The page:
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When people think of using points for hotel stays, they typically think of cashing in at major hotel brands such as Marriott or Hyatt. But traditional hotel rooms don’t work for many families — mine included.
I avoid booking a single hotel room with my family of four like the plague. The bottom line is that a teen boy and a tween girl aren’t going to sleep in the same bed by choice, and I’m not going to force them to do it. So we usually end up with a boys in one bed, girls in the other sleeping situation. The result? Usually four sleep-deprived, cranky and all-around miserable people. Yay, vacation!
Thankfully, there’s a better way with timeshare rentals. For less — sometimes much less — than a hotel room, you can have a kitchen, living room and that all-important bedroom door that shuts. Even better, you can use points to help defray the cost.
What is a timeshare rental?
Vacation rentals come in two, shall we say, flavors: independent and timeshare. Independent rentals occur when a single homeowner offers his or her property for rent through a company such as Airbnb or VRBO.
Timeshare rentals can deliver outstanding value while also offering one significant advantage over independent rentals: peace of mind. Renting from a company that owns entire buildings means there are more options if you reach your destination and find your room is not as you hoped.
Think of a timeshare exchange company as a bakery — the bread and pastries it sells become worthless after a certain date. If excess inventory is expected, those units are often sold at a discount as the stay date creeps closer, just like the “day-old” bread and pastries.
How to book a timeshare rental
Renting a timeshare unit for a specific vacation is entirely different than debating the merits of purchasing a timeshare. And we’re also not talking about “vacation packages” that include tickets or other incentives. Those packages typically require a timeshare tour — hardly my idea of a great time while on holiday. Weekly rentals are just that: week-long stays with no strings attached.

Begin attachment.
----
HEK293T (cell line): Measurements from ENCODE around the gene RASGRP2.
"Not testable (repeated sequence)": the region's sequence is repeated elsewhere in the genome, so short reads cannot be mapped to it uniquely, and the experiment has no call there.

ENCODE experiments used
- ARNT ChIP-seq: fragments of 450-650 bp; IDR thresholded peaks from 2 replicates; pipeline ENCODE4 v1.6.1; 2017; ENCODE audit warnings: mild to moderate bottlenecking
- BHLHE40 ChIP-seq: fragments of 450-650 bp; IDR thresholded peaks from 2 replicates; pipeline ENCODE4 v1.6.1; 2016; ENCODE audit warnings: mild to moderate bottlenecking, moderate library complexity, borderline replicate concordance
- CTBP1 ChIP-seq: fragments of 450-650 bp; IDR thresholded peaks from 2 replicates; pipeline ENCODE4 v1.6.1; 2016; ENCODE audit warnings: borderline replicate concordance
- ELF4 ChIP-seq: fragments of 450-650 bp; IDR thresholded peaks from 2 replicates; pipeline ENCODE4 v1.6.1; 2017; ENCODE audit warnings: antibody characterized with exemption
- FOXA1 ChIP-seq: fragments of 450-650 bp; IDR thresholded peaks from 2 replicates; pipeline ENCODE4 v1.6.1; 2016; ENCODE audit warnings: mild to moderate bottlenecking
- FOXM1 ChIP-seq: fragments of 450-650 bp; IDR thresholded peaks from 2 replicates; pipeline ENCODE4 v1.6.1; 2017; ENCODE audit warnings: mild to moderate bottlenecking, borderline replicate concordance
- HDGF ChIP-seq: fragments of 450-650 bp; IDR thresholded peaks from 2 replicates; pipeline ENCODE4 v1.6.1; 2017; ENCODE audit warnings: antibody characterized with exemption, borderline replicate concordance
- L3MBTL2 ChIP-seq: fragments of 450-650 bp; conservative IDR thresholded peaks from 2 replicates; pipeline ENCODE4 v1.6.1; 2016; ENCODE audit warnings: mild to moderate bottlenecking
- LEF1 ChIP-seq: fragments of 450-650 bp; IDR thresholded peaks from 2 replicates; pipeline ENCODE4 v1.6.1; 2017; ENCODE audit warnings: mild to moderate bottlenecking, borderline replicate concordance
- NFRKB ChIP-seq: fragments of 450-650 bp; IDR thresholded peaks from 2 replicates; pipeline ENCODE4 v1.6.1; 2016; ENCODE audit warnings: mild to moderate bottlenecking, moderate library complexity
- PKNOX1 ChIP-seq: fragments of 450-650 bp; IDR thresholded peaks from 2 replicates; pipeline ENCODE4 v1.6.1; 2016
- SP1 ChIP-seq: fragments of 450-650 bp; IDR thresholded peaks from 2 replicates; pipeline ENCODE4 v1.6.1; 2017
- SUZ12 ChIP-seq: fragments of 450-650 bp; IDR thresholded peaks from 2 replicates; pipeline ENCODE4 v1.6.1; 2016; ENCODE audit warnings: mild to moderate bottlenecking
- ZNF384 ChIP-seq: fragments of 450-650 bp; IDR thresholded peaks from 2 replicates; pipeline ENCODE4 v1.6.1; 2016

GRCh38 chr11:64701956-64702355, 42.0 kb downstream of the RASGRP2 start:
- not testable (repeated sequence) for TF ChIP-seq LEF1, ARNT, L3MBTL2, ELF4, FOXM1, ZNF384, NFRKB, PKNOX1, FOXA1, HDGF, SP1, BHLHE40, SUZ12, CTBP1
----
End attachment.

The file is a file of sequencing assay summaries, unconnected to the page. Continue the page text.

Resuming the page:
My favorite source for timeshare rentals is Endless Vacation Rentals (EVR). Wyndham owns both EVR and RCI, the largest holder of timeshare exchanges in the world. I have rented numerous weeks through them in destinations such as Spain, Ireland and Fort Lauderdale, Florida, to name a few.
The booking process through EVR is very straightforward. If you see a week that works for you, you simply purchase it. You may find a week in a two-bedroom condo in Orlando for $350, or a unit in an 18th-century castle near Dublin for about $1,100 per week. (We once rented a one-bedroom in a castle near Salzburg, Austria for a week, and spent just $600.)
Units are usually sold in week-long increments, but you are under no obligation to stay all seven nights. Renting for the full week can even make financial sense when you only require three or four nights. For instance, we booked Memorial Day week one year in a large two-bedroom unit at King’s Creek Plantation in Williamsburg, Virginia. Even though we only stayed three of the seven nights, the $249 we paid was still significantly less than we would have spent to stay in a hotel.
When I search for units, I always compare ratings and reviews so I have an idea of what I’m getting. Keep in mind these are more like apartments or condos, not hotels, so people sometimes leave unfair ratings based on unwarranted complaints like “no maid service.”
If you’re in the military, are a veteran or a first responder, the deals can get even better, as Armed Forces Vacation Club and Heroes Vacation Club both offer weeks from $349.
Last-minute timeshare rental steals
SkyAuction takes the EVR model to the next level by adding in a splash of eBay. The weeks that EVR is worried it really can’t sell are turned over to SkyAuction to liquidate at an extreme discount. You’ll usually see tons of great locations within 30-days of arrival and a smattering of destinations that are available pretty much year-round. To save as much as possible, be sure to check SkyAuction if you’re visiting anywhere off-season or are heading to a destination on this list: